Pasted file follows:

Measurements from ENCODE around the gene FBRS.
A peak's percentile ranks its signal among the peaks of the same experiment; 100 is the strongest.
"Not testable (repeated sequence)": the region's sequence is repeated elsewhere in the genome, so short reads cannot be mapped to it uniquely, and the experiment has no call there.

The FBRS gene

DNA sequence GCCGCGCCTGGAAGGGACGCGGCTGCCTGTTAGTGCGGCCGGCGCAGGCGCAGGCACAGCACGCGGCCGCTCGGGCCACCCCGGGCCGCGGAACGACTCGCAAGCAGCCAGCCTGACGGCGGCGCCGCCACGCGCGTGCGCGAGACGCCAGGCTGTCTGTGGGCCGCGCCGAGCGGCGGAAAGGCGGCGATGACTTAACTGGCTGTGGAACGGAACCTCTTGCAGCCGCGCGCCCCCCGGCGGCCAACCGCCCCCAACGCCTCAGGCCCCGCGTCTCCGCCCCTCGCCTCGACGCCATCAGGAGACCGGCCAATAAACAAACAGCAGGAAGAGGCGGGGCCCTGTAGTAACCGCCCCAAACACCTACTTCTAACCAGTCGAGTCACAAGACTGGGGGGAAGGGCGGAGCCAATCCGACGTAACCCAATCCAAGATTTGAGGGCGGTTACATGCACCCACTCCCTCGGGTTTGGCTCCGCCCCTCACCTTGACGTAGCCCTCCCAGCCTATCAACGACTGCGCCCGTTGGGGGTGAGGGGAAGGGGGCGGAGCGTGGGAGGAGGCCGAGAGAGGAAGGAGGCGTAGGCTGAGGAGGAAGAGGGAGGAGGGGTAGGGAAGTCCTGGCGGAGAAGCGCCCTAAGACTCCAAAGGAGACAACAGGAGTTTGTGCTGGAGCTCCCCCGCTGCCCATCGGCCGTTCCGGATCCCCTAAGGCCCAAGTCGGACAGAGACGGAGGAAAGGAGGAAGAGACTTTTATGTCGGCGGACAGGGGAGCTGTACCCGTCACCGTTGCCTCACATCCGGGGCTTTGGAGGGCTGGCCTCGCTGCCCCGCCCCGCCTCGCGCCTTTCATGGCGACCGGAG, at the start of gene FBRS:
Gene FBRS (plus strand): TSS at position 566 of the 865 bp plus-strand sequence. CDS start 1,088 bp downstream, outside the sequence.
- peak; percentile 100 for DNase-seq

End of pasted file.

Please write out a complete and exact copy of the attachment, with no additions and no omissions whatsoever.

Measurements from ENCODE around the gene FBRS.
A peak's percentile ranks its signal among the peaks of the same experiment; 100 is the strongest.
"Not testable (repeated sequence)": the region's sequence is repeated elsewhere in the genome, so short reads cannot be mapped to it uniquely, and the experiment has no call there.

The FBRS gene

DNA sequence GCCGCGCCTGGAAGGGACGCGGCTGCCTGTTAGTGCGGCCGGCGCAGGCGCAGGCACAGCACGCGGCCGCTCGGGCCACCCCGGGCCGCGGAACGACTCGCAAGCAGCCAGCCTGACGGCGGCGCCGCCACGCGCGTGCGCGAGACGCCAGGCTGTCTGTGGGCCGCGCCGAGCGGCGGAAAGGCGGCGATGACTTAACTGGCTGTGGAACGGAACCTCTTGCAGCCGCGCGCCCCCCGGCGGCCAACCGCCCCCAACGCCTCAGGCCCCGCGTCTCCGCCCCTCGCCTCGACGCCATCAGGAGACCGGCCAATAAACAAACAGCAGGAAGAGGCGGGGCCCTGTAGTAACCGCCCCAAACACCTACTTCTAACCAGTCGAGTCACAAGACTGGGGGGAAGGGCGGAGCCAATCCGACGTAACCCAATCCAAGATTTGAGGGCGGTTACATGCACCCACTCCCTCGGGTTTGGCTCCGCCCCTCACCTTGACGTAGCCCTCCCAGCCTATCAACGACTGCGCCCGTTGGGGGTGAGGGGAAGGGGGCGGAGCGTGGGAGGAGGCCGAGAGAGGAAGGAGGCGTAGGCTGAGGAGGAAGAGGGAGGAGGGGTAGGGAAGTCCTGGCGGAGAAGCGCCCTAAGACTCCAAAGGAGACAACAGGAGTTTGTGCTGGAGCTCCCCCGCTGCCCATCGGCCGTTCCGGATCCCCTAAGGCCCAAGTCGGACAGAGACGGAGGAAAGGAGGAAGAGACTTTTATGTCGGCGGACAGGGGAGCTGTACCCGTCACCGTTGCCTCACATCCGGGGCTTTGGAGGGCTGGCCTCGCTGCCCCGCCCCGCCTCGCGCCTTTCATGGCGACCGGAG, at the start of gene FBRS:
Gene FBRS (plus strand): TSS at position 566 of the 865 bp plus-strand sequence. CDS start 1,088 bp downstream, outside the sequence.
- peak; percentile 100 for DNase-seq